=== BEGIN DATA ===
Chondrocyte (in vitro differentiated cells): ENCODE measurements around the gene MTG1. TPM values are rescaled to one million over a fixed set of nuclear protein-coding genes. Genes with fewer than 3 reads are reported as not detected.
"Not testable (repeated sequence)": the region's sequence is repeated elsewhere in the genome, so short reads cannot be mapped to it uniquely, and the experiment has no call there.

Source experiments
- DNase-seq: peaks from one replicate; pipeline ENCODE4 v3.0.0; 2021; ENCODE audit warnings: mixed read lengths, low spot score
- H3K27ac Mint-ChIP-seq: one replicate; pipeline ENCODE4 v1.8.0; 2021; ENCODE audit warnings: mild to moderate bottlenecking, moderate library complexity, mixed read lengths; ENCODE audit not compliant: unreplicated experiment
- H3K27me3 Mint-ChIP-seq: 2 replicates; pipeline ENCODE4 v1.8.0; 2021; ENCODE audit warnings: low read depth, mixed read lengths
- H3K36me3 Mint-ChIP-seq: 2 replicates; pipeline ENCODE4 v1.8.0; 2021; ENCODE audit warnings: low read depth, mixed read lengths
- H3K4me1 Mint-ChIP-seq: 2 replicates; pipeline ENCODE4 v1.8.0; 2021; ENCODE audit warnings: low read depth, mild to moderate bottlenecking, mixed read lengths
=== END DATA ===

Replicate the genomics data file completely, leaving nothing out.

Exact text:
Chondrocyte (in vitro differentiated cells): ENCODE measurements around the gene MTG1. TPM values are rescaled to one million over a fixed set of nuclear protein-coding genes. Genes with fewer than 3 reads are reported as not detected.
"Not testable (repeated sequence)": the region's sequence is repeated elsewhere in the genome, so short reads cannot be mapped to it uniquely, and the experiment has no call there.

Source experiments
- DNase-seq: peaks from one replicate; pipeline ENCODE4 v3.0.0; 2021; ENCODE audit warnings: mixed read lengths, low spot score
- H3K27ac Mint-ChIP-seq: one replicate; pipeline ENCODE4 v1.8.0; 2021; ENCODE audit warnings: mild to moderate bottlenecking, moderate library complexity, mixed read lengths; ENCODE audit not compliant: unreplicated experiment
- H3K27me3 Mint-ChIP-seq: 2 replicates; pipeline ENCODE4 v1.8.0; 2021; ENCODE audit warnings: low read depth, mixed read lengths
- H3K36me3 Mint-ChIP-seq: 2 replicates; pipeline ENCODE4 v1.8.0; 2021; ENCODE audit warnings: low read depth, mixed read lengths
- H3K4me1 Mint-ChIP-seq: 2 replicates; pipeline ENCODE4 v1.8.0; 2021; ENCODE audit warnings: low read depth, mild to moderate bottlenecking, mixed read lengths